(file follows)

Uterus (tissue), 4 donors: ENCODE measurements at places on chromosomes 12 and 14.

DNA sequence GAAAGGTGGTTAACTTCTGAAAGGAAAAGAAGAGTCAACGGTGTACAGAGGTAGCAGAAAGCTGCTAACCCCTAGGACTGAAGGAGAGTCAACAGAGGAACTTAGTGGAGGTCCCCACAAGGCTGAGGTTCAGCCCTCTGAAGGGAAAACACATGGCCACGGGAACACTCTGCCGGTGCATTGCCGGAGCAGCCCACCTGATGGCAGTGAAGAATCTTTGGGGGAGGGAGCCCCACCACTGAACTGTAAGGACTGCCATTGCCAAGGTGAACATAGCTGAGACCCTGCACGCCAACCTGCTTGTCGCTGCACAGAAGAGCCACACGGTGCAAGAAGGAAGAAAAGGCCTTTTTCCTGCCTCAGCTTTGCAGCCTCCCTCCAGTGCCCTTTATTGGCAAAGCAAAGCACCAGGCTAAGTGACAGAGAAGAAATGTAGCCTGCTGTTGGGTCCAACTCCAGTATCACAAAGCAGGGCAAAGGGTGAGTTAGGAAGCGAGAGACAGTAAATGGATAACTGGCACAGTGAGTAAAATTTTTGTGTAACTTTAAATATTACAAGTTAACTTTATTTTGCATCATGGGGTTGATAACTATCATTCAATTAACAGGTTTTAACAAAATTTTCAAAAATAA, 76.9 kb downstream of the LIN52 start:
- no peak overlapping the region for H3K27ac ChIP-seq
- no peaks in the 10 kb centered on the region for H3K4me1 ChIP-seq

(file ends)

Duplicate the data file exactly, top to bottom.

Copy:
Uterus (tissue), 4 donors: ENCODE measurements at places on chromosomes 12 and 14.

DNA sequence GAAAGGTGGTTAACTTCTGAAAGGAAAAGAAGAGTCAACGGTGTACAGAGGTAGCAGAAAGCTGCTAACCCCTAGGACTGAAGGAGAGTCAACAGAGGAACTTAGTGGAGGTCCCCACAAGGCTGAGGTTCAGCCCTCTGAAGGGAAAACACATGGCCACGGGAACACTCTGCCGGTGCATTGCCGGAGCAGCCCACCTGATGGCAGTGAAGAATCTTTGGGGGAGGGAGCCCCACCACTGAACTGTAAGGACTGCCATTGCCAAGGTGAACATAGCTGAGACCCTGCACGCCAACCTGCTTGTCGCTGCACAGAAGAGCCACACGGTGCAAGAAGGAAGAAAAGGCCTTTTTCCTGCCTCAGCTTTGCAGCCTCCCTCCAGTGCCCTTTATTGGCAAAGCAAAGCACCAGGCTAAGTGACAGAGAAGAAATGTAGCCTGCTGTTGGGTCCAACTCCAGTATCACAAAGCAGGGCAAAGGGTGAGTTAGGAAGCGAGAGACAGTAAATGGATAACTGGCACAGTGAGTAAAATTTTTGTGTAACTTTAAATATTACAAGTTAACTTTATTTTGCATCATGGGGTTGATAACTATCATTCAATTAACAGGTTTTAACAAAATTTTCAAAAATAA, 76.9 kb downstream of the LIN52 start:
- no peak overlapping the region for H3K27ac ChIP-seq
- no peaks in the 10 kb centered on the region for H3K4me1 ChIP-seq